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Sex, Chips, and Rock N' Roll
Getting introduced to a TV series through DVD is kind of a fun experience since you can watch as much or as little in one sitting as you want. I'd never heard of the BBC series Sex, Chips and Rock 'N' Roll before opening up the two-disc, six-episode set, but was pleasantly surprised by the tone and the performances. Sex, Chips and Rock 'N' Roll is the story of a pair of non-identical English twin sisters living in the mid-sixties. Gillian Kearney is completely believable as Ellie, the slightly mousier of the two, while Emma Cook plays Arden as the kind of blonde bombshell whose need for affection gets her in trouble.
By attaching the love-sick trials and tribulations of these two girls to the rock-and-roll invasion of the mid-60's the show's creators have guaranteed a certain level of excitement. A Beatles-esque band called The Ice Cubes hit town and throw the local teens - and the sisters, specifically - into a hormonal frenzy. With both sisters falling for the guys in the band there is instant drama. And with Ellie set to wed the staid Norman (practically an arranged marriage) nothing stays simple for long.
The greatest strength of British shows like these (over many American shows) is that the characters don't always come in cookie cutter shapes. Norman isn't played as the disgusting boob that he could have been, but he's far from perfect. The Ice Cubes are sexy and fun but also unreliable. Seen through the eyes of these two girls, all of these characters are complex and contradictory. By the time the entire team follows the band to London Sex, Chips and Rock 'N' Roll has developed a stable of interesting, well-rounded characters and situations.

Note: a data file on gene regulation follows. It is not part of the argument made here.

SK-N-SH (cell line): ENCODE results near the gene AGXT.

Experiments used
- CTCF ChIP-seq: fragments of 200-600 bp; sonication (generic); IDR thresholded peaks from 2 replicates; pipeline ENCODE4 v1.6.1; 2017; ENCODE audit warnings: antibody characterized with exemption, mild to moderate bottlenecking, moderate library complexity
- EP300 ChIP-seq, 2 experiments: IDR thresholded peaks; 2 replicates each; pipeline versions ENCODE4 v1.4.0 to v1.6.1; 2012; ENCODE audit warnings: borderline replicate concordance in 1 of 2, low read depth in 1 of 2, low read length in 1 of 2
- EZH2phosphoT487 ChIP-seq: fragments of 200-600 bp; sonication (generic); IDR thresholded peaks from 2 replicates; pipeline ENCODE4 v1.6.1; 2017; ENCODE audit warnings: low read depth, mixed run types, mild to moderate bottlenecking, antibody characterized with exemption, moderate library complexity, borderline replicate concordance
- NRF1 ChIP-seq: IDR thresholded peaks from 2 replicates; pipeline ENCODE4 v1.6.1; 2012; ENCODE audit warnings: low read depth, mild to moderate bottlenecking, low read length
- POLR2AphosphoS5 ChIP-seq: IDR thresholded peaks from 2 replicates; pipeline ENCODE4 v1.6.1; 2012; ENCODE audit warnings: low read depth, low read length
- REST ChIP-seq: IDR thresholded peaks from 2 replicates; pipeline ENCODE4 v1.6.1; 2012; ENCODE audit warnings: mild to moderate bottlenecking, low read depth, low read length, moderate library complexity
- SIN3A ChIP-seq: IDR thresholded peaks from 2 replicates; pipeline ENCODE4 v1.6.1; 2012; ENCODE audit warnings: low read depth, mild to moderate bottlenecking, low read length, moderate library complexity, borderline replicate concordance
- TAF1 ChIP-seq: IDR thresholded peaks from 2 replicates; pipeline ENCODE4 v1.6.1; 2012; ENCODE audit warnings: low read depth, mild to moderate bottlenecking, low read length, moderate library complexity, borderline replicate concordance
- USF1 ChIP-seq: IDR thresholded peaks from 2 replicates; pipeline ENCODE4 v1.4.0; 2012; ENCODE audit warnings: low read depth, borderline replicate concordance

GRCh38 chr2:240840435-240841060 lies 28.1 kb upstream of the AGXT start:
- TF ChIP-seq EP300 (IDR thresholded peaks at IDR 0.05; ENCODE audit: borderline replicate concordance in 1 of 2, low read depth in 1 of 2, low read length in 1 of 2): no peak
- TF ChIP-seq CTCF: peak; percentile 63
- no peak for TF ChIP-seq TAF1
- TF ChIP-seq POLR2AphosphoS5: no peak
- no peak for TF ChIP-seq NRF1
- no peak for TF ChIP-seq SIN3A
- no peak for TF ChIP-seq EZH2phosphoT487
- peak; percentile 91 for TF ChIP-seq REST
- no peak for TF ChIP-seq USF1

The full-frame video looks fine. There is little in the way of dirt or damage and the colors and picture are crisp and lively. Some scenes appear desaturated for effect while others, particularly parties and concerts, are vibrant.
The Dolby Digital stereo audio is pretty good. The music has energy and swing. It's well-recorded and has a nice separation of instruments. The dialog clear and understandable.
Bios, a 1965 top 10 music chart, and trivia are included.
While not necessarily a ground-breaking series, Sex, Chips and Rock 'N' Roll sets out to cover a small slice of an era with interesting characters and personal situations. It succeeds a lot better than an overreaching miniseries like The 60's can simply because it stays specific and focused. Helped along by good performances and music, Sex, Chips and Rock 'N' Roll is worth a few nights